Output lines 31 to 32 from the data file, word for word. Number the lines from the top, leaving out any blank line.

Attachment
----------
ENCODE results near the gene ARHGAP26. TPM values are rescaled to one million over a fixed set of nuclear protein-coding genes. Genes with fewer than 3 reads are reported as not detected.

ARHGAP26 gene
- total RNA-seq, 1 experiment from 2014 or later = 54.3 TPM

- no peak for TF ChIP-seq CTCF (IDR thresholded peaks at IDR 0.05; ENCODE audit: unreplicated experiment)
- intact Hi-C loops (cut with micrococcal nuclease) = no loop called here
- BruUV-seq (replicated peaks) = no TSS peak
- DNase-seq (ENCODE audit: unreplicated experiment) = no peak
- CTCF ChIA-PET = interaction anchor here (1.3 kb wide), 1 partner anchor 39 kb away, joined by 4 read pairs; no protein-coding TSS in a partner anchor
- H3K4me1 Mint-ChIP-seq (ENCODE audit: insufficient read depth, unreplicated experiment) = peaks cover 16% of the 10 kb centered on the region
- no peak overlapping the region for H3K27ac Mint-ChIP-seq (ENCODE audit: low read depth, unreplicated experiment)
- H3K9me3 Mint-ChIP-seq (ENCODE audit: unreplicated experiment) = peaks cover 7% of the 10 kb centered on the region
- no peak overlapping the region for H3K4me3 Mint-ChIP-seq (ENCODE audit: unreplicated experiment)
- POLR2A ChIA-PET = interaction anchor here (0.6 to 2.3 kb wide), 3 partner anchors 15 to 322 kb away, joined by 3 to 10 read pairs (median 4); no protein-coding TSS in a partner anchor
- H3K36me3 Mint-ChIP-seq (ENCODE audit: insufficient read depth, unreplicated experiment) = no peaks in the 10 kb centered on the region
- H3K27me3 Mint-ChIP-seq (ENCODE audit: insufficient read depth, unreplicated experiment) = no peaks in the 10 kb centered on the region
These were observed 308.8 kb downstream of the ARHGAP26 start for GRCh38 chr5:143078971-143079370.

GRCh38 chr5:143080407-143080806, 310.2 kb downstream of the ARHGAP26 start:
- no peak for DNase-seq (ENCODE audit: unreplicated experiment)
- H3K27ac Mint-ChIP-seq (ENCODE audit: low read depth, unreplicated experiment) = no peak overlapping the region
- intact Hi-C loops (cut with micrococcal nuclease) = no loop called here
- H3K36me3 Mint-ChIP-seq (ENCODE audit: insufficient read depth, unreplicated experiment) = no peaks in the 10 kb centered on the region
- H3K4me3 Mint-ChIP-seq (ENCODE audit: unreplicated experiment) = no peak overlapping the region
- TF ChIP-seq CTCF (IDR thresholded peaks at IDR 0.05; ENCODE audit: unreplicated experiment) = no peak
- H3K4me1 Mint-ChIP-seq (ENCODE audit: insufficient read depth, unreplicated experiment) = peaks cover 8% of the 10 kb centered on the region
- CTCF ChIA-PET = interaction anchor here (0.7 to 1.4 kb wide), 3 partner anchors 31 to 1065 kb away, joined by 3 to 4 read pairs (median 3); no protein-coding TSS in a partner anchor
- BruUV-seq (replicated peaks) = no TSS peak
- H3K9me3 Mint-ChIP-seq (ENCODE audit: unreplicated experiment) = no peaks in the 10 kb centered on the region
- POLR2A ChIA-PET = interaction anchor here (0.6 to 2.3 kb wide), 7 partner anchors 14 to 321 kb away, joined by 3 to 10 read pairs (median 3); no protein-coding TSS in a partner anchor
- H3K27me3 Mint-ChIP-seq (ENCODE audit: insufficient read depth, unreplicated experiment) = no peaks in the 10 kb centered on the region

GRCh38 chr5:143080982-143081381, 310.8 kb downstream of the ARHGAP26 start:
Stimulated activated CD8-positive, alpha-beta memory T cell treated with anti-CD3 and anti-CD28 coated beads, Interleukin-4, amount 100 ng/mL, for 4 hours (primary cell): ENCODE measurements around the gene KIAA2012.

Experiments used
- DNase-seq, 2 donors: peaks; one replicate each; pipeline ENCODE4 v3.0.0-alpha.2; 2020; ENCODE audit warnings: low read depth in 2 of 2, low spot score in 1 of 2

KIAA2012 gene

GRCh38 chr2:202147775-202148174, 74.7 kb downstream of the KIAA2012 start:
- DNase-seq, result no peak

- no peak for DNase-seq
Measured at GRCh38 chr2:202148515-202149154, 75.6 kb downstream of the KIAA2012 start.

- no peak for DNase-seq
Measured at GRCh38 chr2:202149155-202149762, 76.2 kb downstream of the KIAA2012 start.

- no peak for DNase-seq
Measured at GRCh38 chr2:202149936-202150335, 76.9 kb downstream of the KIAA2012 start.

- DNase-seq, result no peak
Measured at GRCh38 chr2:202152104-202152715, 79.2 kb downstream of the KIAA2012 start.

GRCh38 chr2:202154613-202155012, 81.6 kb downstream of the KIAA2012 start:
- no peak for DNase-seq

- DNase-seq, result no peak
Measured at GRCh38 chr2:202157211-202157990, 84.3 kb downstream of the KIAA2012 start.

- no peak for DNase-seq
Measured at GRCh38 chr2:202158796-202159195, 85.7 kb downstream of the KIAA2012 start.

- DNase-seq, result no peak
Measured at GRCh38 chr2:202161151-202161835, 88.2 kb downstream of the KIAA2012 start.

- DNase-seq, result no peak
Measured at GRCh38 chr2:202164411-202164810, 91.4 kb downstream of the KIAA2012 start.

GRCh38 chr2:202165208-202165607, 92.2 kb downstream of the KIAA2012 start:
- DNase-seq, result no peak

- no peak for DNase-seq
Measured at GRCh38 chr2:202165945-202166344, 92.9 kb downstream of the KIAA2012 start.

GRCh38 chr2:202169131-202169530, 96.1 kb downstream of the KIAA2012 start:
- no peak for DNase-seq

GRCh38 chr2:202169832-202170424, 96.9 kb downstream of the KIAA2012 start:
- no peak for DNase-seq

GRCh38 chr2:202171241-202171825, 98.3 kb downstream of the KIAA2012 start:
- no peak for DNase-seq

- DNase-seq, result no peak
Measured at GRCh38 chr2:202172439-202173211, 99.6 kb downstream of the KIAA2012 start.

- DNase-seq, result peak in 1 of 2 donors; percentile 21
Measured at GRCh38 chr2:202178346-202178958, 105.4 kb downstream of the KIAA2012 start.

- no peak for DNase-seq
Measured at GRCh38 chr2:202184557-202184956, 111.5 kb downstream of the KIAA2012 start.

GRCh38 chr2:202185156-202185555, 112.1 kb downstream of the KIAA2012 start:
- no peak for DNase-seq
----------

Stimulated activated CD8-positive, alpha-beta memory T cell treated with anti-CD3 and anti-CD28 coated beads, Interleukin-4, amount 100 ng/mL, for 4 hours (primary cell): ENCODE measurements around the gene KIAA2012.

Experiments used